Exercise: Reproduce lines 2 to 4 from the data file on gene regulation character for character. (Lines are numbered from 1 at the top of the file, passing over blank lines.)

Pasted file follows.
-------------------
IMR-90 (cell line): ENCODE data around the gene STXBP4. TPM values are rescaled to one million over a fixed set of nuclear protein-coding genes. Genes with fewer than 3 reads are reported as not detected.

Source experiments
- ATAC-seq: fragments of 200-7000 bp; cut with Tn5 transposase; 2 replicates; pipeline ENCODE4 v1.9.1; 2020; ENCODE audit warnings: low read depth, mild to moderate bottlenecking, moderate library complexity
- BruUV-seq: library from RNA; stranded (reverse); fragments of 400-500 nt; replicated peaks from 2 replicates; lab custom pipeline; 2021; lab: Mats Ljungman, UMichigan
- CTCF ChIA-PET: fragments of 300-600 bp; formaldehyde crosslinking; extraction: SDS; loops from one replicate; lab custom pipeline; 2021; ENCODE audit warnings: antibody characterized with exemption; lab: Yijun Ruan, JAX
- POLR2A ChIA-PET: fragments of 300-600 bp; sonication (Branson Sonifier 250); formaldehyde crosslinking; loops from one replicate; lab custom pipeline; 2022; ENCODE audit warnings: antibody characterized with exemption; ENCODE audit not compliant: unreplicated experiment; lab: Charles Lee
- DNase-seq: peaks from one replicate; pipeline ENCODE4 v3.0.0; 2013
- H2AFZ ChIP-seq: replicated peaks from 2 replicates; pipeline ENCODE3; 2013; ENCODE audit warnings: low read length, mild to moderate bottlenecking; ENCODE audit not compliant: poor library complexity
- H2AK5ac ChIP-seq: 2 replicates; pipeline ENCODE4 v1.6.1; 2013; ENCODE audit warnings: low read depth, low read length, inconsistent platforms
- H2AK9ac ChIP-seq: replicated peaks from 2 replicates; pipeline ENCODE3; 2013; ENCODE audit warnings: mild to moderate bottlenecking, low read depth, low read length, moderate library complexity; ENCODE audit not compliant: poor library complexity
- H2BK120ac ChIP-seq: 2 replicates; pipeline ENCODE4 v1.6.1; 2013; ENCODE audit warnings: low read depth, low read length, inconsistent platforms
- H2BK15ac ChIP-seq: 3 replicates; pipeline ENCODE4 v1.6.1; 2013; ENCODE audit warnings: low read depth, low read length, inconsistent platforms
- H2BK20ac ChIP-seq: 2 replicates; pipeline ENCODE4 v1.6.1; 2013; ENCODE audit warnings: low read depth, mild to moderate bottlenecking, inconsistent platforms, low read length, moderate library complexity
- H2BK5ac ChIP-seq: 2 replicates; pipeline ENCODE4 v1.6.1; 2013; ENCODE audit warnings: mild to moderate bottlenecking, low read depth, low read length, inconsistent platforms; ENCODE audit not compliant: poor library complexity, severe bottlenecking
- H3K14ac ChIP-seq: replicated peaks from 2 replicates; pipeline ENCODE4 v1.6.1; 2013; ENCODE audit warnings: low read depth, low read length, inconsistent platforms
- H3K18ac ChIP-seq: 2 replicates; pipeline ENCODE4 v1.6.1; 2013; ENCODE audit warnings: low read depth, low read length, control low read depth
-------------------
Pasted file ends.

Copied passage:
Source experiments
- ATAC-seq: fragments of 200-7000 bp; cut with Tn5 transposase; 2 replicates; pipeline ENCODE4 v1.9.1; 2020; ENCODE audit warnings: low read depth, mild to moderate bottlenecking, moderate library complexity
- BruUV-seq: library from RNA; stranded (reverse); fragments of 400-500 nt; replicated peaks from 2 replicates; lab custom pipeline; 2021; lab: Mats Ljungman, UMichigan